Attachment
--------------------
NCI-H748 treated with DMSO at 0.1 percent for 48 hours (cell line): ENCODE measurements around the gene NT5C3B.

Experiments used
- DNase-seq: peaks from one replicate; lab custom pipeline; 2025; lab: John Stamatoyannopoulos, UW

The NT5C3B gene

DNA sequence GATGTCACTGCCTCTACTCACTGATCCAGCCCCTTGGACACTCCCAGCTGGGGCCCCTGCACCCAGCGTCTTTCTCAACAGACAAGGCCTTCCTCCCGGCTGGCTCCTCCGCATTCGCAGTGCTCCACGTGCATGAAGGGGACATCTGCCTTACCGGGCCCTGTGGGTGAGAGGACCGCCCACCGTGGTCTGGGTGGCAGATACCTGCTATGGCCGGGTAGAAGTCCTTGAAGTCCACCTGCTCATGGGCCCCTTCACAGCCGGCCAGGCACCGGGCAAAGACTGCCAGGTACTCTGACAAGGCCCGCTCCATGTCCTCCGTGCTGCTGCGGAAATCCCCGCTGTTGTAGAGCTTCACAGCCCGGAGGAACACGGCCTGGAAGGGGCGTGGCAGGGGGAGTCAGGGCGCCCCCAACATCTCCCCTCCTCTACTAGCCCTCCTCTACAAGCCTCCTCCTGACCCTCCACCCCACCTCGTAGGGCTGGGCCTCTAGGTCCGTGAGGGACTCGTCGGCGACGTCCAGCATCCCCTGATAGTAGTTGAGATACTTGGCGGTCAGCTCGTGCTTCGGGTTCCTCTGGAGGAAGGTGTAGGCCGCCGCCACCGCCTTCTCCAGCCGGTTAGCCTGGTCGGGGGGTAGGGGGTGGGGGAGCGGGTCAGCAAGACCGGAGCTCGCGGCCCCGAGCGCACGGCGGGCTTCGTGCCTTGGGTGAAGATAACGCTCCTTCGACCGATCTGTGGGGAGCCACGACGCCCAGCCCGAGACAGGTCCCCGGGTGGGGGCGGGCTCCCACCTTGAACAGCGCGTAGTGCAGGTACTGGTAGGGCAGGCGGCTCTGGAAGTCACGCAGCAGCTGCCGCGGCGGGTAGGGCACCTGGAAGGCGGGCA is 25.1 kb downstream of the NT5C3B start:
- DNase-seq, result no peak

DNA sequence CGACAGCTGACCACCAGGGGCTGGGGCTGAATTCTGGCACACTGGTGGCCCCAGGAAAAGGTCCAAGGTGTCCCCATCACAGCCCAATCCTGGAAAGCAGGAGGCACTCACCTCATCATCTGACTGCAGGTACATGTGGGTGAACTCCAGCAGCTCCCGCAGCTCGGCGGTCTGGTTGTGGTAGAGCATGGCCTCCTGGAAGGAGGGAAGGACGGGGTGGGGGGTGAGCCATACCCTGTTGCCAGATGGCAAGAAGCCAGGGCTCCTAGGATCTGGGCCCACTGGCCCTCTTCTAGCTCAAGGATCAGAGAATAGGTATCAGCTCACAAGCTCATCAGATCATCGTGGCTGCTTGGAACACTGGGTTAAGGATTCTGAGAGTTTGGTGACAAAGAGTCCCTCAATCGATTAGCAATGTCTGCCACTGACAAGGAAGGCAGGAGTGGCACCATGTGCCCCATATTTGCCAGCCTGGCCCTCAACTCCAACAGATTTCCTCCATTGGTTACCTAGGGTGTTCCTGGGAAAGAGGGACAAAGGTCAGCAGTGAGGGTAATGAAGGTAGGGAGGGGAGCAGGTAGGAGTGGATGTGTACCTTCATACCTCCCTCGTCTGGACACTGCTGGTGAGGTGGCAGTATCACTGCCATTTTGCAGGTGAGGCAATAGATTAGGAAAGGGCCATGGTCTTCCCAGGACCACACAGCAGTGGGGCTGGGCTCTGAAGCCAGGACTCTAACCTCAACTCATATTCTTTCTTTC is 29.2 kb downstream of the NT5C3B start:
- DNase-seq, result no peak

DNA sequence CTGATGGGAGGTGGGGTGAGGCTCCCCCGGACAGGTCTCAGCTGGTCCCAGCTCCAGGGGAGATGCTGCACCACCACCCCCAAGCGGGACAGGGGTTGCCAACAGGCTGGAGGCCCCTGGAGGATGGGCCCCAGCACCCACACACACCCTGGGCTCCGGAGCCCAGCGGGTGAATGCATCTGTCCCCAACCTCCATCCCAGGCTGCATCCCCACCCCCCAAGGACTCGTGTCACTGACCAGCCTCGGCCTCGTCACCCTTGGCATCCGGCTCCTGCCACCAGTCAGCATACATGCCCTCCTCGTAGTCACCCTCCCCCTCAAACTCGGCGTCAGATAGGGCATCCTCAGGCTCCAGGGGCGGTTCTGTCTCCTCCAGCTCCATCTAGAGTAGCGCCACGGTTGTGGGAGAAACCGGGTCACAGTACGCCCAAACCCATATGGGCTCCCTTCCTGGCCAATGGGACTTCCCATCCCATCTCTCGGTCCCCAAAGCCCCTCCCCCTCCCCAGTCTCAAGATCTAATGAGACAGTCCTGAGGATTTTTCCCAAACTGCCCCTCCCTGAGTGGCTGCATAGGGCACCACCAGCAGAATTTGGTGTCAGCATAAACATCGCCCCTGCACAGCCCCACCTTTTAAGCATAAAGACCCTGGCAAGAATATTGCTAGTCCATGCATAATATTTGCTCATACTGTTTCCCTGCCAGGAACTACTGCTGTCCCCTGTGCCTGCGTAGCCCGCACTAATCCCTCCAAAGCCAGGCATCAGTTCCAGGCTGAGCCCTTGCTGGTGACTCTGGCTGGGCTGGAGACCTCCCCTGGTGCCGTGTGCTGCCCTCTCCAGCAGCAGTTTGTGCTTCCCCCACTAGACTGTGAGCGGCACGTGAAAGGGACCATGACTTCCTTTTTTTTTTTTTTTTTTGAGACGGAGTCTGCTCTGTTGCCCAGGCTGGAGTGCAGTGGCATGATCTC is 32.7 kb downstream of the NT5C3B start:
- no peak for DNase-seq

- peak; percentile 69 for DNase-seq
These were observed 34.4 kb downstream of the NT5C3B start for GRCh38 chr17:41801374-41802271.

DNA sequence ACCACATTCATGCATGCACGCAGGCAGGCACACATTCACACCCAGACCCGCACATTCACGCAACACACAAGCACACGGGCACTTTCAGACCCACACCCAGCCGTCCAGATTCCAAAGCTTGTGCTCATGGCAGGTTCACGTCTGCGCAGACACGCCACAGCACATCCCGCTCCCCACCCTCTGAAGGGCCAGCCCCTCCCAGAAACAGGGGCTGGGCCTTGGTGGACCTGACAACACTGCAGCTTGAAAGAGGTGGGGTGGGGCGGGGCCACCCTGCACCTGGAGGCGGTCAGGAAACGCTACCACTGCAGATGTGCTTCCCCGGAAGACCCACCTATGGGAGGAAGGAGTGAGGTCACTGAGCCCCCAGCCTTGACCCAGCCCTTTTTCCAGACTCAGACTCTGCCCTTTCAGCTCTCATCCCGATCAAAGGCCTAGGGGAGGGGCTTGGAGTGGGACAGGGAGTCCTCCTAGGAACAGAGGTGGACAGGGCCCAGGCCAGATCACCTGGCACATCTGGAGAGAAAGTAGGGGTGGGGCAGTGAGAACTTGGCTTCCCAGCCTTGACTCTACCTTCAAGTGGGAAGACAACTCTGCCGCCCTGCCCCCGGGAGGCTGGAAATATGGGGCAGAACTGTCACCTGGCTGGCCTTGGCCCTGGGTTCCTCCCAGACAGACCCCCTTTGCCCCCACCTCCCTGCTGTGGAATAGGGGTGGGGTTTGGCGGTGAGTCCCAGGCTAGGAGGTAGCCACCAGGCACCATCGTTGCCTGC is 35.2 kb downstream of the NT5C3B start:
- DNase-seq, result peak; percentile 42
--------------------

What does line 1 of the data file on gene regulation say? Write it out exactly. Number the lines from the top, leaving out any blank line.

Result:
NCI-H748 treated with DMSO at 0.1 percent for 48 hours (cell line): ENCODE measurements around the gene NT5C3B.